• harish3h

MemberNov 30, 2010

## Series and parallel circuits

Why is that in a circuit made of series connection of capacitors the total capacitance of capacitors in series is equal to the reciprocal of the sum of the reciprocals of their individual capacitances?

why cant it be sum of their individual capacitance as in case of resistors and inductors?

Plz explain this contrary in terms of Parallel circuits too....
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• MemberNov 30, 2010

There are 2 ways to understand this -

1) Consider the voltage equation of a cap V = 1/C * (integral) i.dt. if there are 2 caps in series you have V1 = 1/C1 * (integral) i.dt and V2 = 1/C2 * (integral) i.dt. Total voltage V = V1+V2 = (1/C1+1/C2) * (integral) i.dt. Now if we have an effective cap Ceff such that the same current i flows through it, V = 1/Ceff * (integral) i.dt. Equating these two you get 1/Ceff = 1/C1 + 1/C2.

2) Adding capacitors in series is like having a single cap with the same plate area as the individual caps and distance between plates as sum of distances of individual caps. That is if C1 = EA/d1, C2 = EA/d2, Ceff = EA/(d1+d2) where E = dielectric constant.
Solve th above equations and you again get 1/Ceff = 1/C1 + 1/C2

For paralle circuits, instead of adding voltages you have to add currents (I = CdV/dt) and you get Ceff = C1+C2.

-Karthik
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• MemberDec 1, 2010

What is the need for considering effective capacitance/resistance/inductance?

In what way does it help building the circuits..

Why do we calculate it?
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• MemberDec 2, 2010

hey harish3h,

actually the response of the whole circuit is depend upon each parameter of circuit.........
so while designing it kept into mind......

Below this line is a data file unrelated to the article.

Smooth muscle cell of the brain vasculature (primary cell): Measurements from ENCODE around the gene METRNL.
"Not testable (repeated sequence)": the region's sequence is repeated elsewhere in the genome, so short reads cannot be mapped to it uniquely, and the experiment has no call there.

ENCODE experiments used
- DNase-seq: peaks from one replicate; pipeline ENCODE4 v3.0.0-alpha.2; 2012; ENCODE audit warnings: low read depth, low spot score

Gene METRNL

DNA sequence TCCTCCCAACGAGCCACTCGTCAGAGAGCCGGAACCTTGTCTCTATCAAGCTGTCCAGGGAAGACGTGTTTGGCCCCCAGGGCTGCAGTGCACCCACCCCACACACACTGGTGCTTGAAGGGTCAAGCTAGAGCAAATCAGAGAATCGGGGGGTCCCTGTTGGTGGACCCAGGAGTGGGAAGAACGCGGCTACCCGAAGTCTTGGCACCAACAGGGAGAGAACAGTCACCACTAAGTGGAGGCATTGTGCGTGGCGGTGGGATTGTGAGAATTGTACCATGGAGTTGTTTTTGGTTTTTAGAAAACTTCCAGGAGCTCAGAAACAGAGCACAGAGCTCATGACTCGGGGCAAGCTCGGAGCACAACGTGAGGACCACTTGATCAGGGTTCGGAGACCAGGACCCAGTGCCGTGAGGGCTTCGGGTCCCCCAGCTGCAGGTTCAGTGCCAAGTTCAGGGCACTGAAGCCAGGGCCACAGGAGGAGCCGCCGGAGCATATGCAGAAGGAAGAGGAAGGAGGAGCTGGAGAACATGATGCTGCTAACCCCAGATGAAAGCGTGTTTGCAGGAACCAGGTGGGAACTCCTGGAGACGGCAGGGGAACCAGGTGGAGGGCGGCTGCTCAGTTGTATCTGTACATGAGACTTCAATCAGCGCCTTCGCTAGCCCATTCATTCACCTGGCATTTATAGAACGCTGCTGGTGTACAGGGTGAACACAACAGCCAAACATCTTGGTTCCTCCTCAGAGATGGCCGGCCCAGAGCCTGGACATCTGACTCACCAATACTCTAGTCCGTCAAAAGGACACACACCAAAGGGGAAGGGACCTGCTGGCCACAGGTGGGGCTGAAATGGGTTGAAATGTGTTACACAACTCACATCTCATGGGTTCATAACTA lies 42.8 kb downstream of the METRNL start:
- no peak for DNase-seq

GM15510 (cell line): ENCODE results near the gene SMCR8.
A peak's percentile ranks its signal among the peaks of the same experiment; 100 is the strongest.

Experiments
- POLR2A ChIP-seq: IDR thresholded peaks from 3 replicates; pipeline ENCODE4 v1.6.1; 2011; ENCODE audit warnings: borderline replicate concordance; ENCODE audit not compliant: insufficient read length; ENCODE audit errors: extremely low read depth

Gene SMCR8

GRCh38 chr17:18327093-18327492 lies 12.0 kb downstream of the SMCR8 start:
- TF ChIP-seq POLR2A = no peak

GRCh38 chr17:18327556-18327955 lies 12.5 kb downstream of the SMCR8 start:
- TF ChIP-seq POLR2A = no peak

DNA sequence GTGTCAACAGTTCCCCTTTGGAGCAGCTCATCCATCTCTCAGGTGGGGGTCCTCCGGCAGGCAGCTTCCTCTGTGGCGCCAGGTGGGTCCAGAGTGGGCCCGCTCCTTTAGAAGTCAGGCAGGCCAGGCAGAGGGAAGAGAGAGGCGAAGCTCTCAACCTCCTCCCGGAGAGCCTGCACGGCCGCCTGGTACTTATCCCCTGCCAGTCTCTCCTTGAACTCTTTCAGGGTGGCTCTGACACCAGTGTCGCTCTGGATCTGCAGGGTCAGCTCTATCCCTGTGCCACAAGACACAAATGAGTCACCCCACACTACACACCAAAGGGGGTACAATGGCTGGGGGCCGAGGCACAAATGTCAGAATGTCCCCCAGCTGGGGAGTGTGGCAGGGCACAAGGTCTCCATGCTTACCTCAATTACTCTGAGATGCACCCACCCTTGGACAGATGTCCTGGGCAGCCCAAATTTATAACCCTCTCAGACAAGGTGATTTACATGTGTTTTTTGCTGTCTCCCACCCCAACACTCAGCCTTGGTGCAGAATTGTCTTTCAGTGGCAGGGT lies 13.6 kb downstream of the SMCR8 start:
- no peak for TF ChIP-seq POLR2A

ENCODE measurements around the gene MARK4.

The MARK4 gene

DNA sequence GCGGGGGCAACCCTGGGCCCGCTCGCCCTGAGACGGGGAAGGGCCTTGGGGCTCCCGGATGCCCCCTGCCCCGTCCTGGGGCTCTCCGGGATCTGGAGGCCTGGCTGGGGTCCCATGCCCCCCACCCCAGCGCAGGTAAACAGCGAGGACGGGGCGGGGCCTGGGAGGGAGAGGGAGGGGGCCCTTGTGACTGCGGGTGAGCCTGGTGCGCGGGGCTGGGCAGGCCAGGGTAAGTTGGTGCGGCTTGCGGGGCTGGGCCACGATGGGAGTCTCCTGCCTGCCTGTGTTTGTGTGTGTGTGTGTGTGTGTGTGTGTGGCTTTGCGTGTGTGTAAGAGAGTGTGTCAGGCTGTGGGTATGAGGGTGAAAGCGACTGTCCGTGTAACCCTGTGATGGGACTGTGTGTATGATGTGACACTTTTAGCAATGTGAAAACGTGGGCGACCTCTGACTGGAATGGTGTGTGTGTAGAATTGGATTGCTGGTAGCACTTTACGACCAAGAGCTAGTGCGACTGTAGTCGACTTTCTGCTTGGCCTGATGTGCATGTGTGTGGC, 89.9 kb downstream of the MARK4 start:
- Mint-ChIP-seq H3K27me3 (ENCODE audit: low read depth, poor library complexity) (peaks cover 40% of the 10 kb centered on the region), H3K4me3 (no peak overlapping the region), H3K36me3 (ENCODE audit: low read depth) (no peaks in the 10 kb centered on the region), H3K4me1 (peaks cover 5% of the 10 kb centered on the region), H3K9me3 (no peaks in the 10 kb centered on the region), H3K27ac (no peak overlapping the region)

Like in OSCILLATOR circuits 3 capacitors are used because one capacitor gives you 60 degree phase shift where as a combination of three gives you 180 degree phase shift.....

Hope this helps you......

Regards.
VIPUL
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• MemberDec 2, 2010

reachrkata
There are 2 ways to understand this -

1) Consider the voltage equation of a cap V = 1/C * (integral) i.dt. if there are 2 caps in series you have V1 = 1/C1 * (integral) i.dt and V2 = 1/C2 * (integral) i.dt. Total voltage V = V1+V2 = (1/C1+1/C2) * (integral) i.dt. Now if we have an effective cap Ceff such that the same current i flows through it, V = 1/Ceff * (integral) i.dt. Equating these two you get 1/Ceff = 1/C1 + 1/C2.

2) Adding capacitors in series is like having a single cap with the same plate area as the individual caps and distance between plates as sum of distances of individual caps. That is if C1 = EA/d1, C2 = EA/d2, Ceff = EA/(d1+d2) where E = dielectric constant.
Solve th above equations and you again get 1/Ceff = 1/C1 + 1/C2

For paralle circuits, instead of adding voltages you have to add currents (I = CdV/dt) and you get Ceff = C1+C2.

-Karthik
Superb Explanation !
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• MemberDec 4, 2010

Yo thanks !!!
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• MemberDec 21, 2010

@karthik- best explanation...concise, but complete.😀
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• MemberDec 22, 2010